Managing diabetes can be hard. Each day, you need to:
- Check your blood sugar levels
- Eat healthy food
- Be active
- Take your medicine
- Make good health choices
Plus, there’s the worry — from in-the-moment issues like high or low blood sugar to bigger-picture ones like the cost of meds or the possibility of complications.
It’s a lot.
That’s why you may find yourself with diabetes distress. This is when all the worry, frustration, anger, and burnout make it hard for you to take care of yourself.
The good news is that there are things you can do to cope with diabetes and manage stress. Here are 10 tips that can help.
Pay attention to your feelings
Almost everyone feels stressed from time to time. Dealing with diabetes can add to these feelings. Extreme stress for more than a week or two may signal that you need help coping so that you can feel better.
Talk with your healthcare provider about your feelings
Let your doctor, nurse, diabetes care and education specialist, psychologist, or social worker know how you’ve been feeling. They can help you problem-solve. They may also suggest that you speak with other healthcare providers to get help.
Talk to your healthcare providers about negative reactions people may have. They can help you manage feelings of being judged by others. You should never feel that you have to hide your diabetes from others.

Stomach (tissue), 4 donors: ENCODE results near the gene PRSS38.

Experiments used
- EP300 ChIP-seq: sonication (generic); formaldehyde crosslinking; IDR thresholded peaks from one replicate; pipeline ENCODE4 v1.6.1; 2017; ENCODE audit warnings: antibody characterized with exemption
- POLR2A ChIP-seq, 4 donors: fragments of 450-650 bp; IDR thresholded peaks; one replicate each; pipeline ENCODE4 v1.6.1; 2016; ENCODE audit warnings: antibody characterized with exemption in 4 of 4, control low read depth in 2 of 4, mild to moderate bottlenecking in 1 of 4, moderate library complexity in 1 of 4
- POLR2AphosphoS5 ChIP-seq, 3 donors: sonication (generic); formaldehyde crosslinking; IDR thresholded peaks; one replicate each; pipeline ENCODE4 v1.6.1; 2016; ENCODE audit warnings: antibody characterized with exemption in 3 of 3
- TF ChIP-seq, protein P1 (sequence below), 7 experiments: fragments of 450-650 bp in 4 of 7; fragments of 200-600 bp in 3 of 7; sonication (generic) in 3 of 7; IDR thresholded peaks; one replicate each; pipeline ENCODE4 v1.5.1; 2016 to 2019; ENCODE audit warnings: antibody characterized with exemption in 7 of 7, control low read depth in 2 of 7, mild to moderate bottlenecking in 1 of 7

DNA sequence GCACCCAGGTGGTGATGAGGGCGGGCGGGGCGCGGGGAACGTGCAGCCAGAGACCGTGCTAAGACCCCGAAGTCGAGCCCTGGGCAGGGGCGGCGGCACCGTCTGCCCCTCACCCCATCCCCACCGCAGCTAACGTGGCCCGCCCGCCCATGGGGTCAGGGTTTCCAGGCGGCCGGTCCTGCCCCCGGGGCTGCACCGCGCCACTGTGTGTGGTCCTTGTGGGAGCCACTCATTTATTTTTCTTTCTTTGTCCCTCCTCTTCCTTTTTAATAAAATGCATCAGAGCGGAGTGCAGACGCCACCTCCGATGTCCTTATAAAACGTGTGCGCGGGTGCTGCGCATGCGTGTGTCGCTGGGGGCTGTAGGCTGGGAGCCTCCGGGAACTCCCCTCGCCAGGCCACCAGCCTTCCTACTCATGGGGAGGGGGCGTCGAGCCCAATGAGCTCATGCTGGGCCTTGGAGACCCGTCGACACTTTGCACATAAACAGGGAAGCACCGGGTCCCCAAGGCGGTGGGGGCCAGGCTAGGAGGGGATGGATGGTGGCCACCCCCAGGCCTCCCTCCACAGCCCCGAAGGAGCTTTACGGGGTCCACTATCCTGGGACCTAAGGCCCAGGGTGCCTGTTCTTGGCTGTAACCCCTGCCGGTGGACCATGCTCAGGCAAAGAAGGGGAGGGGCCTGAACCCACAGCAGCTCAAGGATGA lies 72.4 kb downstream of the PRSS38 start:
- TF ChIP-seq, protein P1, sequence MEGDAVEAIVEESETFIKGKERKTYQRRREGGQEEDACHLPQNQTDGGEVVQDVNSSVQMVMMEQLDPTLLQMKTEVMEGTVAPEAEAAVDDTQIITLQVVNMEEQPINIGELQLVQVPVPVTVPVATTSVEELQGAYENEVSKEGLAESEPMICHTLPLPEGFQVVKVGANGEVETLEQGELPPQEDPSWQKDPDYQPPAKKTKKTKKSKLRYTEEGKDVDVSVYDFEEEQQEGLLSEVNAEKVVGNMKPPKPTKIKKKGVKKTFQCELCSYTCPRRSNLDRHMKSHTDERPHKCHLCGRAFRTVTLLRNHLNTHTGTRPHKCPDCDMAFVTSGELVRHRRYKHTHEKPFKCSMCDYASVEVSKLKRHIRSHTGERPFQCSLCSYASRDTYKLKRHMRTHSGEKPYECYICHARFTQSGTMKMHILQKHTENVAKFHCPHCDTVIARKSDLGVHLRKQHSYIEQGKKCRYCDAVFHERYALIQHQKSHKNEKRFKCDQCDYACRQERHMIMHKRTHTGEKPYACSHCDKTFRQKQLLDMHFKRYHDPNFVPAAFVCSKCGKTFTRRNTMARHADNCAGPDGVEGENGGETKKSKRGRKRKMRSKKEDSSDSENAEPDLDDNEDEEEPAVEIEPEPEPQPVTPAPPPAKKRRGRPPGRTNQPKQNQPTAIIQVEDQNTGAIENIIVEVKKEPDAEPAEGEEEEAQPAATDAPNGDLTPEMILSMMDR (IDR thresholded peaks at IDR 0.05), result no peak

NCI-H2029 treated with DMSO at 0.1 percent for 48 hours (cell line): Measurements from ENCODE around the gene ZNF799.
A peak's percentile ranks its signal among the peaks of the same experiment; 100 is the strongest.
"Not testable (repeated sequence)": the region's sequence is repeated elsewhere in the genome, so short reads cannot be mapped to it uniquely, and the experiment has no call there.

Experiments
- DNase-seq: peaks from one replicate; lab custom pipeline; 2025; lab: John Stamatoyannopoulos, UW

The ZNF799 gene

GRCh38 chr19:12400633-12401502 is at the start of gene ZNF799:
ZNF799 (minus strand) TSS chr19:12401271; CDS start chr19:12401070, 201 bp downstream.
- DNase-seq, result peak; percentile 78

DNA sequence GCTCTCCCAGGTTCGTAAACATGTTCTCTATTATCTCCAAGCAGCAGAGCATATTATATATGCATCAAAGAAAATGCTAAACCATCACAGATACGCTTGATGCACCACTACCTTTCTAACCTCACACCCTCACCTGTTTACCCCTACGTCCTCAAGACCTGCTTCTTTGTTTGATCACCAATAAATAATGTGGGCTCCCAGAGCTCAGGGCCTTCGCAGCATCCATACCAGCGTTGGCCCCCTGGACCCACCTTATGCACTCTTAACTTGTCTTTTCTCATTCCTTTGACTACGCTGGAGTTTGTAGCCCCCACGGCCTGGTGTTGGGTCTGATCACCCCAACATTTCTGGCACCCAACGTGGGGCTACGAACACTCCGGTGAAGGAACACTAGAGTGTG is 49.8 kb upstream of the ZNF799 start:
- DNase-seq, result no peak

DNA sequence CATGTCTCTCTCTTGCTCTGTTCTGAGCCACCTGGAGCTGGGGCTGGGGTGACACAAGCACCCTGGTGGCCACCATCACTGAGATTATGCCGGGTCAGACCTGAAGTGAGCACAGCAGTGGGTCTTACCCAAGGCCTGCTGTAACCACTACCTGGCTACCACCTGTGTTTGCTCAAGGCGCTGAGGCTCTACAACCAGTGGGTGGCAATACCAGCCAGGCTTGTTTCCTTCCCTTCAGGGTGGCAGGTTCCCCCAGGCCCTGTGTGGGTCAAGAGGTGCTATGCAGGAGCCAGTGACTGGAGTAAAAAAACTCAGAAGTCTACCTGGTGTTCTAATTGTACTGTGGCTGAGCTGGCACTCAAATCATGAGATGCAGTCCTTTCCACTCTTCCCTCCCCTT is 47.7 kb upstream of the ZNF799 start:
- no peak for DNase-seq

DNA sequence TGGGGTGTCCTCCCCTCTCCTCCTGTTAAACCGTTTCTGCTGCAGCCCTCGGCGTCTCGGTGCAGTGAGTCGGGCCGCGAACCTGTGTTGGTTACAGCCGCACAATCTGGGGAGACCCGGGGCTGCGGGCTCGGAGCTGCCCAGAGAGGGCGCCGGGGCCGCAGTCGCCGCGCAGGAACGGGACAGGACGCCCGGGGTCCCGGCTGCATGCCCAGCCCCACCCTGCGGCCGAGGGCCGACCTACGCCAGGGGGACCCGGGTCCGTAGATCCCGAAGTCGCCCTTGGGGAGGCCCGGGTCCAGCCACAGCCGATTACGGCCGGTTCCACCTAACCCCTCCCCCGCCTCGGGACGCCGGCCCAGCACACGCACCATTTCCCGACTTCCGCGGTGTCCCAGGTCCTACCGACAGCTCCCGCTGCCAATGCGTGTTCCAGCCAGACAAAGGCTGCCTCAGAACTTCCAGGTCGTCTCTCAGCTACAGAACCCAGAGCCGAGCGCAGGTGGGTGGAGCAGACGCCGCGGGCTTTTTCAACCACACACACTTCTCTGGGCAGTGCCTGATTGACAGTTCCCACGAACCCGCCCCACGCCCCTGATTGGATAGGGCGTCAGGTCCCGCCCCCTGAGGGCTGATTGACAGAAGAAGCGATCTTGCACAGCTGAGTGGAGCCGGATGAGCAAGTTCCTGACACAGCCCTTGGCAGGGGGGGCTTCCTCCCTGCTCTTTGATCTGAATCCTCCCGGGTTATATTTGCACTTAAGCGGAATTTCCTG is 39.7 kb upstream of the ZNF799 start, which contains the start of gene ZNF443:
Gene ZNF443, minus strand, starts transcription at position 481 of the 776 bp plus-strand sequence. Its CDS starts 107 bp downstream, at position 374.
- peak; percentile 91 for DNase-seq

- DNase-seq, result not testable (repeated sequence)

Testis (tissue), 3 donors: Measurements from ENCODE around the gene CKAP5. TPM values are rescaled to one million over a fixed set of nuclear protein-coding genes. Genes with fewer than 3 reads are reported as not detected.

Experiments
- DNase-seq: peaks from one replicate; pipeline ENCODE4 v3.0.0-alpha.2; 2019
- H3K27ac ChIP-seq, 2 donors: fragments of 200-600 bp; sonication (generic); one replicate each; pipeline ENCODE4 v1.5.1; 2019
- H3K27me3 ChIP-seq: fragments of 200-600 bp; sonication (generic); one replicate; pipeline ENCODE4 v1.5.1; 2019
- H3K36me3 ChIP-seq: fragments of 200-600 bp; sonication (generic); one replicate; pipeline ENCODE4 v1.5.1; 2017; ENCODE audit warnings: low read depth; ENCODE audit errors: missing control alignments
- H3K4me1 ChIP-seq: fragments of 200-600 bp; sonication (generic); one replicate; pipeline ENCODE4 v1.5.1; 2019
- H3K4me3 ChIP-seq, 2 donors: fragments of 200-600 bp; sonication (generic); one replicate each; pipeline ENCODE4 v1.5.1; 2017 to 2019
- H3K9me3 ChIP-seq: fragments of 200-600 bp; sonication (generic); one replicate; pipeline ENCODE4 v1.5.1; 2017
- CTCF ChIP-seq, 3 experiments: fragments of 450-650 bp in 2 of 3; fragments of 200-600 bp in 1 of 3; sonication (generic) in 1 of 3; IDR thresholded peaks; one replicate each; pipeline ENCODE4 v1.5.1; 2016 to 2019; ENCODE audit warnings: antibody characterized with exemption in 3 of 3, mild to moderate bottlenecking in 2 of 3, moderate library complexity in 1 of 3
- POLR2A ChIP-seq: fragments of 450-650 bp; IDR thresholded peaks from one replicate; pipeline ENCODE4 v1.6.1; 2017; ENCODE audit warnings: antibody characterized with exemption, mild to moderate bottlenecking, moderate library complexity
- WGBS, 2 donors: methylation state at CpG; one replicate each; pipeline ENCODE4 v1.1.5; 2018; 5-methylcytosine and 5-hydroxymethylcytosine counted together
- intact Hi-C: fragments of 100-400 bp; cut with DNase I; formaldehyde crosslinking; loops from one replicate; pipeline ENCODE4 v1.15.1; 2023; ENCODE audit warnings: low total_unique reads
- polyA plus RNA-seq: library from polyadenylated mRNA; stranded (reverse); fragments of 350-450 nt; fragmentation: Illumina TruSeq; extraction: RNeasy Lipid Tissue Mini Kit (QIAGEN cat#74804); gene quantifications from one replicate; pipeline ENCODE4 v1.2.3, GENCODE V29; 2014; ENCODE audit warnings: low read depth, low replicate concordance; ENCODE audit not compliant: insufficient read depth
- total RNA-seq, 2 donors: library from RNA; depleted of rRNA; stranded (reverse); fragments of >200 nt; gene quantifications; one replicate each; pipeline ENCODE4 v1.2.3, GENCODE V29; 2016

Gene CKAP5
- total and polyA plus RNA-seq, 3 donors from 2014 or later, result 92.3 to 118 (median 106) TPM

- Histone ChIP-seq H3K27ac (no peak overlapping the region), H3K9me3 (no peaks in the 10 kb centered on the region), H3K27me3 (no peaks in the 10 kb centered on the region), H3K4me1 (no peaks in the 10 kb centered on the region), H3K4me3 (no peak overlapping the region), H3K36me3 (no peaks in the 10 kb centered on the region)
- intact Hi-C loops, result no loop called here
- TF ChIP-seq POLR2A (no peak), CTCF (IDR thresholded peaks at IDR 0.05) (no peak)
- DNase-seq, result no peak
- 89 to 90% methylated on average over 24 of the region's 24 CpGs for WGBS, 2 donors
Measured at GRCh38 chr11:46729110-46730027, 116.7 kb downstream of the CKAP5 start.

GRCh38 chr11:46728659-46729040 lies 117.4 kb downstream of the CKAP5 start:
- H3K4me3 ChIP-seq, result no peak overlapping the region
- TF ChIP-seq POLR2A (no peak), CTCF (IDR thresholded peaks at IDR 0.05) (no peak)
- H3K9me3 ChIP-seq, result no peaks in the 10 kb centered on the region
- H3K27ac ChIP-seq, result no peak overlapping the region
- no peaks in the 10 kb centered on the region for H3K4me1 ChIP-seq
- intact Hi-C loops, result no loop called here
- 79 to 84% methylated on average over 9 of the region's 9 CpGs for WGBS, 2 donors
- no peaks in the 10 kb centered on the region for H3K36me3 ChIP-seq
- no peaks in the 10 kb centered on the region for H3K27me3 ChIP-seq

Ask if help is available for the costs of diabetes medicines and supplies
If you are worried about paying for meds, talk with your pharmacist and other healthcare providers. They may know about programs that can help with costs. You can also check with community health centers to find programs that help people get insulin, diabetes meds, and supplies like test strips.
Talk to your family and friends
Tell those closest to you how you feel about having diabetes. Be honest about the problems you’re having. Just telling others how you feel helps to relieve stress. If the people around you add to your stress, let them know how and when you need them to help you.
Allow loved ones to help you take care of your diabetes
Those closest to you can help. They can remind you to take your meds, help monitor your blood sugar levels, join you in being active, and prepare healthy meals. They can also learn more about diabetes and go with you to doctor’s appointments. Ask your loved ones to help with your diabetes in ways that are useful to you.
Talk to other people with diabetes
Other people with diabetes get what you are going through. Ask them how they cope. They can help you feel less lonely and overwhelmed. Ask your healthcare providers about diabetes support groups in your community or online.
Do one thing at a time
When you think about everything you need to do, it can be overwhelming. Instead, make a list of all of the tasks you have to do. Try to work on each task one at a time.
As you work on your goals, take it slowly. You don’t have to do everything right away. Your goal may be to walk 10 minutes, three times a day each day. You can start by walking two times a day or every other day.
Take time to do things you enjoy
Give yourself a break! Set aside time in your day to do something you really love. It could be calling a friend, playing a game with your children or grandchildren, or working on a fun project. Find out about activities near you that you can do with a friend.
Remember that it’s important to pay attention to your feelings
If you notice that you’re feeling frustrated, tired, and unable to make decisions, take action. Tell your family, friends, and healthcare providers. They can help you get the support you need.